Background: Hyaluronic acid (HA) is a major polysaccharide component of the extracellular matrix. HA has essential functions in tissue architecture and the regulation of cell behaviour. HA turnover needs to be finely balanced. Increased HA degradation is associated with cancer, inflammation, and other pathological situations. Transmembrane protein 2 (TMEM2) is a cell surface protein that has been reported to degrade HA into ~5 kDa fragments and play an essential role in systemic HA turnover. Methods: We produced the soluble TMEM2 ectodomain (residues 106-1383; sTMEM2) in human embryonic kidney cells (HEK293) and determined its structure using X-ray crystallography. We tested sTMEM2 hyaluronidase activity using fluorescently labelled HA and size fractionation of reaction products. We tested HA binding in solution and using a glycan microarray. Results: Our crystal structure of sTMEM2 confirms a remarkably accurate prediction by AlphaFold. sTMEM2 contains a parallel β-helix typical of other polysaccharide-degrading enzymes, but an active site cannot be assigned with confidence. A lectin-like domain is inserted into the β-helix and predicted to be functional in carbohydrate binding. A second lectin-like domain at the C-terminus is unlikely to bind carbohydrates. We did not observe HA binding in two assay formats, suggesting a modest affinity at best. Unexpectedly, we were unable to observe any HA degradation by sTMEM2. Our negative results set an upper limit for k cat of approximately 10 -5 min -1. Conclusions: Although sTMEM2 contains domain types consistent with its suggested role in TMEM2 degradation, its hyaluronidase activity was undetectable. HA degradation by TMEM2 may require additional proteins and/or localisation at the cell surface.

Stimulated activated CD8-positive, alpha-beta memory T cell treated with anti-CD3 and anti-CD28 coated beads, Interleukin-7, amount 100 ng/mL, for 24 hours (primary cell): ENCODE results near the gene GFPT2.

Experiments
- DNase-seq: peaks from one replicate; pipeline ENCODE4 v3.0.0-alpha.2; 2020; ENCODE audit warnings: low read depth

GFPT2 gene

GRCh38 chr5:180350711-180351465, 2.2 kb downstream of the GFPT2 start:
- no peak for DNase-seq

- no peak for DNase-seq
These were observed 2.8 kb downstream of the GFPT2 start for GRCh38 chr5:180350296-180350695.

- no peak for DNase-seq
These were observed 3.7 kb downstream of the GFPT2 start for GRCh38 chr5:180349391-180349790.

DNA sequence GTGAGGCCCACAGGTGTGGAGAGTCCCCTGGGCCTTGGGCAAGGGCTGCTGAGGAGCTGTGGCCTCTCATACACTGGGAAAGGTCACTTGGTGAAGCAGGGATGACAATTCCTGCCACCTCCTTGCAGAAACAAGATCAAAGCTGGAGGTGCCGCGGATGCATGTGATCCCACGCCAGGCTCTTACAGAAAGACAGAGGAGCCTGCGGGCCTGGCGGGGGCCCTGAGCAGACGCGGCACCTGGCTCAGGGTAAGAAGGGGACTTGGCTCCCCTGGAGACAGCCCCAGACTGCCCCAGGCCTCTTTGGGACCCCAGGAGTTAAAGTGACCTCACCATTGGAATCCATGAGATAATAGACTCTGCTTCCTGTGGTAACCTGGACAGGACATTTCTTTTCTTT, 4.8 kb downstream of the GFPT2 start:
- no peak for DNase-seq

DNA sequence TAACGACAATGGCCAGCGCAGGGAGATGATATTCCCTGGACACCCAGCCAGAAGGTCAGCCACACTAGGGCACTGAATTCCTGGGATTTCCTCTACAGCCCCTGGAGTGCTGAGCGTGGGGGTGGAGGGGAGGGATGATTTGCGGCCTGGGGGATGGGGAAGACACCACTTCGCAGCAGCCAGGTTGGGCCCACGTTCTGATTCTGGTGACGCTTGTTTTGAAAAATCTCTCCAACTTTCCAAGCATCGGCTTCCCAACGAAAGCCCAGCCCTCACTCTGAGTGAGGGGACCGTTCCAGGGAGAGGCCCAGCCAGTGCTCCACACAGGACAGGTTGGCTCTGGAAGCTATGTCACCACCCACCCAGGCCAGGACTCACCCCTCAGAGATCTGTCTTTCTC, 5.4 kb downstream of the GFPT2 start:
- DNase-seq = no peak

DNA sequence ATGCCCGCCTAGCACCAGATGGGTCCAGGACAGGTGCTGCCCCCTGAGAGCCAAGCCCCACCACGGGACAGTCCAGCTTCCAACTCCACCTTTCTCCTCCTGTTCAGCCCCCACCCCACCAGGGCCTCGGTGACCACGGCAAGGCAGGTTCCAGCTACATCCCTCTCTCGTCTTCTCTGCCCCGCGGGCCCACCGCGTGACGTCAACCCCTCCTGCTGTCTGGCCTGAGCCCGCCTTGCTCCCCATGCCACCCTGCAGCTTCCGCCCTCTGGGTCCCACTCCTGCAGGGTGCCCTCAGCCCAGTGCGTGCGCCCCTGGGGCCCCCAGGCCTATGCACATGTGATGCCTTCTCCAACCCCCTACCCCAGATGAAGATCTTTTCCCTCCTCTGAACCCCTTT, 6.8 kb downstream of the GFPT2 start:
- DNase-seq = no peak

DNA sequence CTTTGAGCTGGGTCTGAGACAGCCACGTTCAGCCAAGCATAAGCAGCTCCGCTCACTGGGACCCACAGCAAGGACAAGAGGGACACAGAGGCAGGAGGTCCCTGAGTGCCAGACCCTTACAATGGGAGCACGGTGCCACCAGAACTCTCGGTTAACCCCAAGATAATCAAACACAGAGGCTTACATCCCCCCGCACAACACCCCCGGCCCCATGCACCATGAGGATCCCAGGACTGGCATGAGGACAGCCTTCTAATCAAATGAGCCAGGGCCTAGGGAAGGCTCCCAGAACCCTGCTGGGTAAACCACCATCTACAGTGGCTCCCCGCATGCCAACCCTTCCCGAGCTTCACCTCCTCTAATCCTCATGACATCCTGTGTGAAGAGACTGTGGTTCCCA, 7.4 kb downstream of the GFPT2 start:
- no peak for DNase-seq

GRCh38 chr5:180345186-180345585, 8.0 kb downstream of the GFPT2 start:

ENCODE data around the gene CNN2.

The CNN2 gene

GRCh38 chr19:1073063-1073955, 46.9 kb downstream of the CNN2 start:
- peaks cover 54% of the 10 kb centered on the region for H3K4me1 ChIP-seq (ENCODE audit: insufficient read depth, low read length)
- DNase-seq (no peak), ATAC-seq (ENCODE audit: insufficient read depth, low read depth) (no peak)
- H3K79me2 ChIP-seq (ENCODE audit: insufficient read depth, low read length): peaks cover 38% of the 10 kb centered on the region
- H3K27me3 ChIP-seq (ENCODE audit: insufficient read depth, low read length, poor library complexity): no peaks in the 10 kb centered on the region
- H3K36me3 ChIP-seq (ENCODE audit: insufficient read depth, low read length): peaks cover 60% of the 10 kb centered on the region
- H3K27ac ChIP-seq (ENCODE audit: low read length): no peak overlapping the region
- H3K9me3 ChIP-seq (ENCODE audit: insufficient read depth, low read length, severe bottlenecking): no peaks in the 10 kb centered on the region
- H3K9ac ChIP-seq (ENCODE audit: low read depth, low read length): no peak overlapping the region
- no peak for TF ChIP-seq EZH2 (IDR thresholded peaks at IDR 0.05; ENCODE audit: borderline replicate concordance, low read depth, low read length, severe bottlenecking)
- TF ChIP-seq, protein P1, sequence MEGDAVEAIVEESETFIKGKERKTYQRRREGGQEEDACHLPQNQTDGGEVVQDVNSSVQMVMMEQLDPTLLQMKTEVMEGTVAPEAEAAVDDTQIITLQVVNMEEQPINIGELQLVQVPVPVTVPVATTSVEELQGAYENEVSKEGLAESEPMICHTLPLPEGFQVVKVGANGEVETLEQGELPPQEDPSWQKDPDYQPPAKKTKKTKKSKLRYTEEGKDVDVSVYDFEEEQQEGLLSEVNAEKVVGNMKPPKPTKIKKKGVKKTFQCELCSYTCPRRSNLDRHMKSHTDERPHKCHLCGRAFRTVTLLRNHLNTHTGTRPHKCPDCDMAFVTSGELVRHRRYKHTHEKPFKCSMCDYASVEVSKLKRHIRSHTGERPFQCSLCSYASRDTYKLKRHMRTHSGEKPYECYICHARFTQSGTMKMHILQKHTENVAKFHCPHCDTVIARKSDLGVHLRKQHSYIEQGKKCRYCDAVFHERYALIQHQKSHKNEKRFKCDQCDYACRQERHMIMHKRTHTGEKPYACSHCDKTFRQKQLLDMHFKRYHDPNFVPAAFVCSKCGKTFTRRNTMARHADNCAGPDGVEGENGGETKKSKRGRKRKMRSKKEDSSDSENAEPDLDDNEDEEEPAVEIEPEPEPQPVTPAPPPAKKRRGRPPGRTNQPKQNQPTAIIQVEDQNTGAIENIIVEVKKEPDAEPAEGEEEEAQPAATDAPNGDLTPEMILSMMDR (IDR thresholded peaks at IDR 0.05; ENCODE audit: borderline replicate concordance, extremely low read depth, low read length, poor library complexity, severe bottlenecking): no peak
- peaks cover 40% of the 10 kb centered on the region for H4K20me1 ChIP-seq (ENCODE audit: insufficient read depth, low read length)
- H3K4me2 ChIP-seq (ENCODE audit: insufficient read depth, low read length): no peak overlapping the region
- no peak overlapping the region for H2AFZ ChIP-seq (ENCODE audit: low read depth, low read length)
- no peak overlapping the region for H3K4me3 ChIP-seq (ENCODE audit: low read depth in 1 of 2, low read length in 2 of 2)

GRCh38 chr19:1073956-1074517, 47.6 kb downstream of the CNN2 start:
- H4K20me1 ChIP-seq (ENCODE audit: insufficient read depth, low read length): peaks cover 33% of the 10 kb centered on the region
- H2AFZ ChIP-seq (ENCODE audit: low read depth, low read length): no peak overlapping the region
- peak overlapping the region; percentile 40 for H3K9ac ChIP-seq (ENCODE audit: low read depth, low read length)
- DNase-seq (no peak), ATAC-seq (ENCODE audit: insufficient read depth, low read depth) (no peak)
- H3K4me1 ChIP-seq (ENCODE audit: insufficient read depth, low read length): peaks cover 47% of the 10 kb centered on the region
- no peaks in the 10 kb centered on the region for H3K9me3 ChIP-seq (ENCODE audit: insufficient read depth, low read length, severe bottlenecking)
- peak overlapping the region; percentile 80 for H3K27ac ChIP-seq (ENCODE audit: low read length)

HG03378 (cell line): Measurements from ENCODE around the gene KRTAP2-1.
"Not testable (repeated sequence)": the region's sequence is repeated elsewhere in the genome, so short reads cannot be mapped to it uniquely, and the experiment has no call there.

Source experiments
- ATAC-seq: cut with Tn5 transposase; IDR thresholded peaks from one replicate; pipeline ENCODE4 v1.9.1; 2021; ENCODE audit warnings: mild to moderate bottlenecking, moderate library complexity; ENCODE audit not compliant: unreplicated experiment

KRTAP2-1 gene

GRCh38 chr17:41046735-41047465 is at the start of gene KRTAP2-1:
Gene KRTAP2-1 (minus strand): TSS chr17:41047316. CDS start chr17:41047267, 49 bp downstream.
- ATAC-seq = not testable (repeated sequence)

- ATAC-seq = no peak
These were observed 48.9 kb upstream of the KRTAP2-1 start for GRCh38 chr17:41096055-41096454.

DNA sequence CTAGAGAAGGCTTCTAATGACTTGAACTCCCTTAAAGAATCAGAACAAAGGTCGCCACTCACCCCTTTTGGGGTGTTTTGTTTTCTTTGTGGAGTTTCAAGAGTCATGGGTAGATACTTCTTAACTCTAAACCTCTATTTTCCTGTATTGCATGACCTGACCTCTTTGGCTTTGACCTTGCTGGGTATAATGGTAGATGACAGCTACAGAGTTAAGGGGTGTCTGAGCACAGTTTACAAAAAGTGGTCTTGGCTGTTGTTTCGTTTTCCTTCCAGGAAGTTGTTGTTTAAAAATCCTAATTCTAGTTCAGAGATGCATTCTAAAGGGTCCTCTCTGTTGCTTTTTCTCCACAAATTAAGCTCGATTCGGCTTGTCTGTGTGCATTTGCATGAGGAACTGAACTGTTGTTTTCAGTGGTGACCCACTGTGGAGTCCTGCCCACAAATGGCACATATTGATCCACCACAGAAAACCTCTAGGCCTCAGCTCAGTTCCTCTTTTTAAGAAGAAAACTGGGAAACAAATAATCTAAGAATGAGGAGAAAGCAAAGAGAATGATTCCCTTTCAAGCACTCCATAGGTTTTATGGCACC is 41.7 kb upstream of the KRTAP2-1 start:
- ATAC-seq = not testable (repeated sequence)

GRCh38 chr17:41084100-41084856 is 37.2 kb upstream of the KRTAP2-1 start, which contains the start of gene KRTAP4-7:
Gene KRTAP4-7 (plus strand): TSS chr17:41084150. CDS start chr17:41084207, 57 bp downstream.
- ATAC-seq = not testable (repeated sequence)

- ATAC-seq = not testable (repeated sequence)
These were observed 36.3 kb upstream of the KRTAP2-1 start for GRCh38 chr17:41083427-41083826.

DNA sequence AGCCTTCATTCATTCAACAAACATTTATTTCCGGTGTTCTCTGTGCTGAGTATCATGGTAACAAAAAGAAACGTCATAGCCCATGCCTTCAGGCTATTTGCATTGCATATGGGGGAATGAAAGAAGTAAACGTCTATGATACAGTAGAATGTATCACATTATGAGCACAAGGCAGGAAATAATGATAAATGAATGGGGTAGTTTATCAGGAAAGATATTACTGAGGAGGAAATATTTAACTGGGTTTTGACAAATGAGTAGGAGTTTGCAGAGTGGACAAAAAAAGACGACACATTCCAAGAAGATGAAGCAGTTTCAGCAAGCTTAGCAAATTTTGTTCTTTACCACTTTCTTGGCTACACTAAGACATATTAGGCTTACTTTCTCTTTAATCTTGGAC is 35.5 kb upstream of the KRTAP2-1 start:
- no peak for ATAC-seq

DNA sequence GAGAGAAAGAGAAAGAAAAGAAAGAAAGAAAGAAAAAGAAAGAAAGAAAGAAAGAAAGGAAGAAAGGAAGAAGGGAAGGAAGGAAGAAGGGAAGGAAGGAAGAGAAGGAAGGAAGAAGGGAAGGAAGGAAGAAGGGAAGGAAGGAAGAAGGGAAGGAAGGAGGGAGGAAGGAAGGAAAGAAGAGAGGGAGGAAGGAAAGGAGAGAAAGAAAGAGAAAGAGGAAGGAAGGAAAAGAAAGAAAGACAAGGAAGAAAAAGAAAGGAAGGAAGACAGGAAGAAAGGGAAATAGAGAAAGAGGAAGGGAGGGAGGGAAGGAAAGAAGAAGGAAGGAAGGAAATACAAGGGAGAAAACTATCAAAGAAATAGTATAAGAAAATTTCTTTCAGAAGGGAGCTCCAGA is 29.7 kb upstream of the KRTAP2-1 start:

Bubeck D, Jin Y, Fyfe PK, et al., 2022, Structural insights into the assembly and activation of the IL-27 signalling complex, EMBO Reports, Vol: 23, ISSN: 1469-221X